His physical appearance played to his rebel image. Veerappan sported an extravagant 'Kattabomman'-type mustache, a facial hair style named for a hero of India's 1857 revolt against British colonial rule. He played the local populace for support by doling out illegally earned money to poor villagers who would shelter and abet his gang, and he used raw muscle when cajoling and bribes didn't get him his way.
Veerappan was born on Jan. 18, 1952, in Gopinatham village in the state of Karnataka. In the thick forests connecting the south Indian states of Karnataka, Kerala, and Tamil Nadu he married his shepherdess bride, beheaded forest officials, held Indian film icon Dr. Rajkumar captive for 100 days, poached endangered elephants and tigers, and illegally logged and smuggled large amounts of sandalwood lumber worth millions of dollars, according to Indian newspaper accounts of his life.
When he was 10, he killed his first elephant for its ivory. In 1969, at the age of 17, he killed his first human. Roughly 119 more victims (and an estimated 2,000 to 5,000 elephants, in a country where 24,000 remain the wild) would follow.
Veerappan's estimated ivory haul was 88,000 pounds, which may explain how he paid a $2,000 police bribe that secured his release from jail in 1986, at a time when the average Indian earned $1,000 a year.
"The people liked him because he was killing so many police and taking so much money, and giving it to them," says Balu. But when asked about Veerappan's civilian murders and elephant poaching, Balu's reconsiders his opinion.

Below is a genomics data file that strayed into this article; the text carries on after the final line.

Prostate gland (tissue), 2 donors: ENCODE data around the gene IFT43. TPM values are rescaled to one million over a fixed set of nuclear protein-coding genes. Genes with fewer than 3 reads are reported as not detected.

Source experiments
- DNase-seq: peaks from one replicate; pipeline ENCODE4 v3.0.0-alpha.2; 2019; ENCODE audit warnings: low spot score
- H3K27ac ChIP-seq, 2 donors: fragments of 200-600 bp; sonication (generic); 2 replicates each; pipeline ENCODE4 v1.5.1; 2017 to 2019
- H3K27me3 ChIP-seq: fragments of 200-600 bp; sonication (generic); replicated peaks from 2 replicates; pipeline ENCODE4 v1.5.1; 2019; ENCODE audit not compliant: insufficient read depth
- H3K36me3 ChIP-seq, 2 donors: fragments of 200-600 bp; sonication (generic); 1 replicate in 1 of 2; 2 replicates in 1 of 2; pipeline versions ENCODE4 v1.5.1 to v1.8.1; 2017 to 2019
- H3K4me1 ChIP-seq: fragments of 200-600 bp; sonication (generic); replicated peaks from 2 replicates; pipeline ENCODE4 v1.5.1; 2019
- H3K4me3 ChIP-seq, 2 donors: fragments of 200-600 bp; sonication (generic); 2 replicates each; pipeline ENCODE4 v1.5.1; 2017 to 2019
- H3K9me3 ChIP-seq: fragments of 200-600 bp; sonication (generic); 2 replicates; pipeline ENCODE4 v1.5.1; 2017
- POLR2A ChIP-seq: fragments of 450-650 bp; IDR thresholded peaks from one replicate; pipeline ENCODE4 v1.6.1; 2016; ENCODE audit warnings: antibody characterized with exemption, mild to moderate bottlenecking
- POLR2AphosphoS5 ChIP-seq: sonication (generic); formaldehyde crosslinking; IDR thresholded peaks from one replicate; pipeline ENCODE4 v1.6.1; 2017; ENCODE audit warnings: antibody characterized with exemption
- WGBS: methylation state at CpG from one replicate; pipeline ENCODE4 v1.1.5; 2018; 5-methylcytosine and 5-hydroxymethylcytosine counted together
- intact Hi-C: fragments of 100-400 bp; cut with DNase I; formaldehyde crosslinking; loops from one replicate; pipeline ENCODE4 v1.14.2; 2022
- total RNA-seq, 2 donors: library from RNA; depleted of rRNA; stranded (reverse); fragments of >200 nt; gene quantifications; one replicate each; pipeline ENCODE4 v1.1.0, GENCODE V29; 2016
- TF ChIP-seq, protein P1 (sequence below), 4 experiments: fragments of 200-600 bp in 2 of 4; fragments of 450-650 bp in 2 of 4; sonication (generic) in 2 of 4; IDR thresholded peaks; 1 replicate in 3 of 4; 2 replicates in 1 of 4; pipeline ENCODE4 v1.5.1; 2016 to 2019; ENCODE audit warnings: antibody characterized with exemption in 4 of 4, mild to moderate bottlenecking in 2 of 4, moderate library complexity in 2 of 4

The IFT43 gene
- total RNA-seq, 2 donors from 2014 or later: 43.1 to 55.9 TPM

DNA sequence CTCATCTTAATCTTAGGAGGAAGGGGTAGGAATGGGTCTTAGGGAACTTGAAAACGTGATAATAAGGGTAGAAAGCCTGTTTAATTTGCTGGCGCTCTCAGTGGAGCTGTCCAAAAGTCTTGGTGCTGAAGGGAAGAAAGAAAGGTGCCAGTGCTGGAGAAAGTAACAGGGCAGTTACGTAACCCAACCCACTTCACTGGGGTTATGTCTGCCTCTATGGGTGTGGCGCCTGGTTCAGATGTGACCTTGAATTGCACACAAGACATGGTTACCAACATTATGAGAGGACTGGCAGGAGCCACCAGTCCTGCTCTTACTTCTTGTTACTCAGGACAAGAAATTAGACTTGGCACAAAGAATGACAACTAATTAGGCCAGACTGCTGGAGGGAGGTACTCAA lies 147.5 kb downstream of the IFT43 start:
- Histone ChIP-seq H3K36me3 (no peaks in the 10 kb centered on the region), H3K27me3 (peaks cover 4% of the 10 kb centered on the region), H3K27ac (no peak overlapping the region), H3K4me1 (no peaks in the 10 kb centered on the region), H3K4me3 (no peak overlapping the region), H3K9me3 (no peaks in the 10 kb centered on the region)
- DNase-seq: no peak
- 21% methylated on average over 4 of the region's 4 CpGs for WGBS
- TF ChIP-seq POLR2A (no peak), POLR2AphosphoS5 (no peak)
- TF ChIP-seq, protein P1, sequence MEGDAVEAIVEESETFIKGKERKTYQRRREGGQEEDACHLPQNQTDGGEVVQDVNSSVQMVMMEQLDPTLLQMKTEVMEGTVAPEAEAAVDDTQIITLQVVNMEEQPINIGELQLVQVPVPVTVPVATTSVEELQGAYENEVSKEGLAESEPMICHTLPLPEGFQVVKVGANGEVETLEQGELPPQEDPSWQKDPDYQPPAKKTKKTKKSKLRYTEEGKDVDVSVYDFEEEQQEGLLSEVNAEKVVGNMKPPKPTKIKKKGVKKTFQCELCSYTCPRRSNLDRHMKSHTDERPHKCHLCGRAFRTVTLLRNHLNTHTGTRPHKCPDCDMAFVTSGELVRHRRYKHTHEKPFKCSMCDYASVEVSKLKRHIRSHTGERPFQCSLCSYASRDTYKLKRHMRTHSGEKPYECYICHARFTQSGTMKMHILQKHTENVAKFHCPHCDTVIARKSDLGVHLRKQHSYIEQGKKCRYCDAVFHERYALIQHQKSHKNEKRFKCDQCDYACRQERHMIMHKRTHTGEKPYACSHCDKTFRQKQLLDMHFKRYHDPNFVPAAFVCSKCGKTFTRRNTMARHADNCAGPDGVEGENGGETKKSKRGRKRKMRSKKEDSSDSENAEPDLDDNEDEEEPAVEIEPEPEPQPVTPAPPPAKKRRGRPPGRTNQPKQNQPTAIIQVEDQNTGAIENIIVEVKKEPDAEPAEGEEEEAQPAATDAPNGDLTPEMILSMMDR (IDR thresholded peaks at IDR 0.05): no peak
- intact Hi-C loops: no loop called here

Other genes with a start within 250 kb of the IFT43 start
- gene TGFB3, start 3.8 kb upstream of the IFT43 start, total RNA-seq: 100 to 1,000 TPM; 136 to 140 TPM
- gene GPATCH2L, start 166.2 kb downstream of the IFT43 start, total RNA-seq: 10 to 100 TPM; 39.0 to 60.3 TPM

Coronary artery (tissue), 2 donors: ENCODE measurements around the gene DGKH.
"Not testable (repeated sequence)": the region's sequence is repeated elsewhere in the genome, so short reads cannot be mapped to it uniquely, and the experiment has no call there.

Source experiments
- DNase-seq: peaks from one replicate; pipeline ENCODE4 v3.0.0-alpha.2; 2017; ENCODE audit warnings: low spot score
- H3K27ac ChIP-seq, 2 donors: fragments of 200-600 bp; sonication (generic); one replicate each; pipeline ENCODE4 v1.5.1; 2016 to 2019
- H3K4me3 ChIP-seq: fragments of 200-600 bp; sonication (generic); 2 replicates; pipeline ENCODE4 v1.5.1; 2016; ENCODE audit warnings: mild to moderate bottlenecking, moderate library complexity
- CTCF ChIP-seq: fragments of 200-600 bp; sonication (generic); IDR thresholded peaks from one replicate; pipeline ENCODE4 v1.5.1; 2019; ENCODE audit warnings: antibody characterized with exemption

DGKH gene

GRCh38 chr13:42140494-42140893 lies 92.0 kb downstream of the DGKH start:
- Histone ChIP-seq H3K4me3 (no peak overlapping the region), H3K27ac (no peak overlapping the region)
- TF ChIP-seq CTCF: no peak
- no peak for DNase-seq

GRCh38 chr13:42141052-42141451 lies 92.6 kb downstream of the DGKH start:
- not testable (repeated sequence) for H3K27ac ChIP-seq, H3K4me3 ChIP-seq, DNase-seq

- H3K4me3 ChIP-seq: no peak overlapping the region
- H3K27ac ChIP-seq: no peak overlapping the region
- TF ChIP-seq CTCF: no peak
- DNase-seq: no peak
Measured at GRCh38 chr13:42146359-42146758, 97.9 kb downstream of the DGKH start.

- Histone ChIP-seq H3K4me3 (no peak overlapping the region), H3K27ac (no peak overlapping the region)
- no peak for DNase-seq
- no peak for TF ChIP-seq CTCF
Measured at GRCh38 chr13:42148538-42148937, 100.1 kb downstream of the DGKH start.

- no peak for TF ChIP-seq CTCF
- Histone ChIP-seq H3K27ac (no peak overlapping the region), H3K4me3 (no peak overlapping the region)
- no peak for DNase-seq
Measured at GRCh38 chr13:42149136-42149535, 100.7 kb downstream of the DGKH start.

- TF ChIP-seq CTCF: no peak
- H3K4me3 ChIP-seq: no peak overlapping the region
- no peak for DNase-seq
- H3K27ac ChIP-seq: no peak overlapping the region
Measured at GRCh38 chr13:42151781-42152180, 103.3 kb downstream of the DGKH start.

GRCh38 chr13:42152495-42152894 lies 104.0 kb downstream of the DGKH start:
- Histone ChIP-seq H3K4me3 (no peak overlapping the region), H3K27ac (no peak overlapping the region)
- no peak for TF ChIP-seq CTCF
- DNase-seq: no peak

"Yes ... he did these things, too. And cut quite a bit of sandalwood. Well, what can you say about him?" he replies, nervously.
Despite the divided feelings here, there's no doubt South Indian politicians are patting themselves on the back for catching a criminal that many believe the politicians themselves were associated with.
Tamil Nadu state minister Jayaram Jayalalitha's official statement on Veerappan's death drips with all the melodrama of an Indian crime thriller.
"It is with a sense of great pride and fulfillment that I wish to announce the good news that the notorious forest brigand bandit, murderer, and dacoit [an Indian term for bandit] Veerappan, along with his entire gang, has been shot dead ... in a daring and intrepid operation.... My unwavering stand, patience, and perseverance in the relentless pursuit of the dreaded bandit has now been completely vindicated," she said.
In Shuresh's opinion, killing Veerappan was politically expedient. Many believe that the notorious outlaw was connected with corrupt Indian politicians and if he was taken alive he would have exposed many of the politicians on his payroll.
"He could not be arrested. If he was, too many people, powerful people, would be arrested with him," he says. "By showing that they have killed him, politicians will win votes in the next election and that is all they care about."
But if Shuresh is hard on his politicians, he is ambivalent about Veerappan. "He was a good man," Shuresh said, and after a pause, "And a bad man."